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Mind-Body-Flow Theory - Part 2

Updated: Aug 9, 2023

Mind-Body-Flow Theory invites us to think of ourselves as flowing water. When flowing water takes a particular form or pattern–an example of which is ice–the water becomes more dense and recognizable. This dense, recognizable form is what we call the body. The body is not fundamentally different from the mind. It is the flow of the patterned mind.

Let’s take this further. If you are a flow of water, like a river, then what are the inputs that are entering your stream? We know that a river can become polluted when toxic chemicals enter the water. And we know that such toxicity has downstream effects. We know that whatever that water touches downstream, including crops, will be influenced by the toxicity. On the other hand, we know that natural spring water or glacial water is high in minerals and highly nourishing to the land it touches.

What are the inputs into your stream of experience? What are you taking in? How are the elements from the environment–including the food we eat, the stories we hear, the physical environment we are in, the conversations we have, the products we use, and more–shaping the river that you are? And how is the body reflecting that, given that the body is the river in a patterned, apparently-definite form?

And think about the outputs. What is coming out of this river that you are? How is it expressing and functioning? If it brings a sense of purpose and clarity, then it is likely that the inputs are nutritive. If we find the outputs to be causing confusion or consistently causing pain, then it is likely that the inputs and the river itself has elements that need to be addressed.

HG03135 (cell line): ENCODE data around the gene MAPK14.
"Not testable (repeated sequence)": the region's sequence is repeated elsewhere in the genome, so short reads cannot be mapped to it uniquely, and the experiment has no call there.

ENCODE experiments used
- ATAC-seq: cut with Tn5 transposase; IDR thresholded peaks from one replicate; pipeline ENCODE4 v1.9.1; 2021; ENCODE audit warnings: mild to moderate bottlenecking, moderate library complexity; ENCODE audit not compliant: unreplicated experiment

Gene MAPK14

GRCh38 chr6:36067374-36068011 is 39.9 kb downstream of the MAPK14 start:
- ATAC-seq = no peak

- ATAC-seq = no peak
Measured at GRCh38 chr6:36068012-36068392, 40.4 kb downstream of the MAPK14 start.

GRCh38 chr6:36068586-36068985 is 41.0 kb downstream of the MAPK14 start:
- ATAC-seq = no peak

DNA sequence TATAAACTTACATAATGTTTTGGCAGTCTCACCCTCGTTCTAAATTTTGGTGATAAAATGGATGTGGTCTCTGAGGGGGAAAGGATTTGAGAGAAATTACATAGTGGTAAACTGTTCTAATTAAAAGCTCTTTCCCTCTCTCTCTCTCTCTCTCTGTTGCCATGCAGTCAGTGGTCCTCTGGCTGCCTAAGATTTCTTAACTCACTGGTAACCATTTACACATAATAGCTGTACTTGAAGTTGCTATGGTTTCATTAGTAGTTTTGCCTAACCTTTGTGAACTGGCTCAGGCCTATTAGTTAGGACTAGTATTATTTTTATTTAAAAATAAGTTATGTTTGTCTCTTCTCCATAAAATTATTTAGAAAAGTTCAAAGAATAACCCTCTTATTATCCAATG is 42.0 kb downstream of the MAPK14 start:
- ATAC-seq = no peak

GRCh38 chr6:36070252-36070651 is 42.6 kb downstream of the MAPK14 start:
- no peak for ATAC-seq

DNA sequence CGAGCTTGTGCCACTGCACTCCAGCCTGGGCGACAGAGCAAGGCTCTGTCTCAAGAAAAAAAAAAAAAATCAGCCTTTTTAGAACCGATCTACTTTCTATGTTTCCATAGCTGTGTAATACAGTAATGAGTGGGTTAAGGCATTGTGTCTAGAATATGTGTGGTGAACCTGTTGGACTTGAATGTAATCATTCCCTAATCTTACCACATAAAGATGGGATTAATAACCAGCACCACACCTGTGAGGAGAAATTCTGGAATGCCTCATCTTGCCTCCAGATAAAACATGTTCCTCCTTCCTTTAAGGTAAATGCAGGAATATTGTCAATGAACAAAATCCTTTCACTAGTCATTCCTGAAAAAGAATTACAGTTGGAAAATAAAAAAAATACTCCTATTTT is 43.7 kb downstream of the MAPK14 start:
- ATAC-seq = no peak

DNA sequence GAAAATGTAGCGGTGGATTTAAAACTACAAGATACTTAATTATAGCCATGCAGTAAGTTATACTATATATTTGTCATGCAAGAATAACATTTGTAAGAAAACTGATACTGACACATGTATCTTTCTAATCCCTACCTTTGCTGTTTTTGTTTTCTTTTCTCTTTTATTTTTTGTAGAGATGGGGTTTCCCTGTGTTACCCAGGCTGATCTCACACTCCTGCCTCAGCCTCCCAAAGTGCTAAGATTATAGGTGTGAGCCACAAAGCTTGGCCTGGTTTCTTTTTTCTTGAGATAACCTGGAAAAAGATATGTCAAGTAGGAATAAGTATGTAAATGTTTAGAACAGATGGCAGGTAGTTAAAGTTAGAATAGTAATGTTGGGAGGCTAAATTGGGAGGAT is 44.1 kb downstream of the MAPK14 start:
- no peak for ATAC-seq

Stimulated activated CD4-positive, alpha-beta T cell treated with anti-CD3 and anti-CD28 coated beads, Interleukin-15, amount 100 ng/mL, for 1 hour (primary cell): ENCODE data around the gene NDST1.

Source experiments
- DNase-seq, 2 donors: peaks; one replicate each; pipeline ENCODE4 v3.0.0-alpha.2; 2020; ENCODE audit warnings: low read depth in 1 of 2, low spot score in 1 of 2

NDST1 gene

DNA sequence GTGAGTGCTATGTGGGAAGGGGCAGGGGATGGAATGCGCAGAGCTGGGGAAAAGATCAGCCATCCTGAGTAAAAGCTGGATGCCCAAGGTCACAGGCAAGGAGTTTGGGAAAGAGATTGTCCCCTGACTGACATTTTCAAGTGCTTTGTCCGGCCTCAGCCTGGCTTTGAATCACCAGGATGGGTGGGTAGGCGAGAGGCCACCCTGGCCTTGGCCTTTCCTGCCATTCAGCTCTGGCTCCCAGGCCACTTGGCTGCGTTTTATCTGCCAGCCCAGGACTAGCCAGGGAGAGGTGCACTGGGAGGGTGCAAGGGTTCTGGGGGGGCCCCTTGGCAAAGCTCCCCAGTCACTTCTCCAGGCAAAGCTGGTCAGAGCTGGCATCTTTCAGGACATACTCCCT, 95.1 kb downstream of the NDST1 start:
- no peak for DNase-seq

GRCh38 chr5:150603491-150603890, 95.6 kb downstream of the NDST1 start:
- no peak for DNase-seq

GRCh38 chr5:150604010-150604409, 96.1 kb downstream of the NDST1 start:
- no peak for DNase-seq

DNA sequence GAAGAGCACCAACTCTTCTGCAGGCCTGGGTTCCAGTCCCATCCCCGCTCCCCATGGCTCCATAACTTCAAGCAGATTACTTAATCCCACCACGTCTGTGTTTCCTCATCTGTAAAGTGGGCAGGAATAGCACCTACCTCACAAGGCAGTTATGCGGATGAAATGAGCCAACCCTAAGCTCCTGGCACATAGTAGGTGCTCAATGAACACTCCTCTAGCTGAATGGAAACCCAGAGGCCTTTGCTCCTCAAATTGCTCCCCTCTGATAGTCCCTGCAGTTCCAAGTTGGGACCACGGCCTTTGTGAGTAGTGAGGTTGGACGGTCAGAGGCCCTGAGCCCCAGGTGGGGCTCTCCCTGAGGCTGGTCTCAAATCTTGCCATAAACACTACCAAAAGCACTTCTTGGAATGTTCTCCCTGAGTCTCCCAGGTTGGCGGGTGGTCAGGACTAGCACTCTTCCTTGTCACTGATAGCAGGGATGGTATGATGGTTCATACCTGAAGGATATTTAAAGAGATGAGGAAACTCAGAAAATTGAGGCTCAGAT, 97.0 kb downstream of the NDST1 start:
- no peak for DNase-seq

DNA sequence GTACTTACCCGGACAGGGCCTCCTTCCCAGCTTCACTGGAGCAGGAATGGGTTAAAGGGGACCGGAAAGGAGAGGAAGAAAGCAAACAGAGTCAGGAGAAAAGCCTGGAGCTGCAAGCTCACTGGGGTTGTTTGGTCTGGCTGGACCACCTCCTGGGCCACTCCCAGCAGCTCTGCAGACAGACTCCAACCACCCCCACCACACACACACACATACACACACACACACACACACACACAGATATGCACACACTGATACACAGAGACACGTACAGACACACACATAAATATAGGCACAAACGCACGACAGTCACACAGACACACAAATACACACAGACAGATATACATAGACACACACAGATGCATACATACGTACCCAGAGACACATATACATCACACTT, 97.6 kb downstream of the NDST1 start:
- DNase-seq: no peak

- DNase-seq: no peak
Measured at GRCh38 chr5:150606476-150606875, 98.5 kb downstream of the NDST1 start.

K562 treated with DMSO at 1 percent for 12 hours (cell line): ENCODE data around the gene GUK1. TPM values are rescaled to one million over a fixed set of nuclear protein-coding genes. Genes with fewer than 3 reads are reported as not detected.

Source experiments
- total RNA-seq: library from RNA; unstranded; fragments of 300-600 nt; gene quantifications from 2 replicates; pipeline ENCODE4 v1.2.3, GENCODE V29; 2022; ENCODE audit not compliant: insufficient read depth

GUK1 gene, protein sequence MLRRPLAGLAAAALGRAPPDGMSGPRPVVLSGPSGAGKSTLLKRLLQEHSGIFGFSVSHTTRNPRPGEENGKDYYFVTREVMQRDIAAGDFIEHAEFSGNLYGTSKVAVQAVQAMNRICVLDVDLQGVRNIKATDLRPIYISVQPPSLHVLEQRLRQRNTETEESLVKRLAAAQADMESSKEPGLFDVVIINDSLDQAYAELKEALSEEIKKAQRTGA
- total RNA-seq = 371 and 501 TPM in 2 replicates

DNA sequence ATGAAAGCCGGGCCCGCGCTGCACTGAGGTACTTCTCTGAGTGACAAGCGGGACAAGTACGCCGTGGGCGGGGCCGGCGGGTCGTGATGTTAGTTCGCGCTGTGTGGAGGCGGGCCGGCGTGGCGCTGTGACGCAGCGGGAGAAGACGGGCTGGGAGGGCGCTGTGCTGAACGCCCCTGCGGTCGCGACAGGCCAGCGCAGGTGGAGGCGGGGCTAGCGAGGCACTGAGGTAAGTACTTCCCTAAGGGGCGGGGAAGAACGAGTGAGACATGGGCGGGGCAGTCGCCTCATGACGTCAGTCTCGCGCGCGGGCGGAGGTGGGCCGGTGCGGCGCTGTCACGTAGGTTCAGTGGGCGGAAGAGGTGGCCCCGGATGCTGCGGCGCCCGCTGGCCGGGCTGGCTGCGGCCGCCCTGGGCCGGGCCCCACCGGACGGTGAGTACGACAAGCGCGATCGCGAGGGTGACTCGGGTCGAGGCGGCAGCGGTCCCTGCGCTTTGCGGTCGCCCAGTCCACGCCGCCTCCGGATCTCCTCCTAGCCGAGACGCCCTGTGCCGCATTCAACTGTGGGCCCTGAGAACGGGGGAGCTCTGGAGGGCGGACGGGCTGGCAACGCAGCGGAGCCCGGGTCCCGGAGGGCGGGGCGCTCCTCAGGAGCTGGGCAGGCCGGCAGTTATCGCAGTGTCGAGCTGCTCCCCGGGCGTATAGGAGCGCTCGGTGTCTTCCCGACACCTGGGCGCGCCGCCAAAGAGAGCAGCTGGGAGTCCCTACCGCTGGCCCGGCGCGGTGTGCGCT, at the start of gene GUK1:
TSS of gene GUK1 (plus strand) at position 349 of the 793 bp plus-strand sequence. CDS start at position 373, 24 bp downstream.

This is where the Four Engines of health and healing play a part. They gave us four ways to look at the river that we are. We can choose the lens of Nutrition, choose the lens of Movement, choose the lens of Connection, and choose the lens of Rest. Each one helps us to see the water differently. We might think of it as four different sieves, or perhaps goggles, with which we can look under the water and act on what is happening. With each lens, we are able to modify our stream by modifying the inputs, contents, and downstream effects, including that of the body and how it presents itself. This is the power of Mind-Body-Flow Theory and the Four Engines of health and healing.

In an emergency, pills, surgery, and IV medications can function within this framework to influence the contents of the river that have been unaddressed for a long time, but they cannot replace the Four Engines. Once such measures have been employed, the essential work of the Four Engines remains as the foundation of healing and human potential. We can kill bacteria, but our own cells still need to be nourished and flourish.

When you watch the stories of healing on our Healing Is Possible podcast, you will see that every story is evidence for Mind-Body-Flow Theory. None of the people who healed restricted themselves to only the body or only the mind. They did not set out on a philosophical quest or spiritual quest, although these factors became involved at some point. Rather, they had one goal: to heal in a way meaningful to them. When this becomes the singular goal, Mind-Body-Flow Theory becomes inevitable because it draws connections between all aspects of our lives and channels that forgotten power into meaningful levers we can all access to heal.

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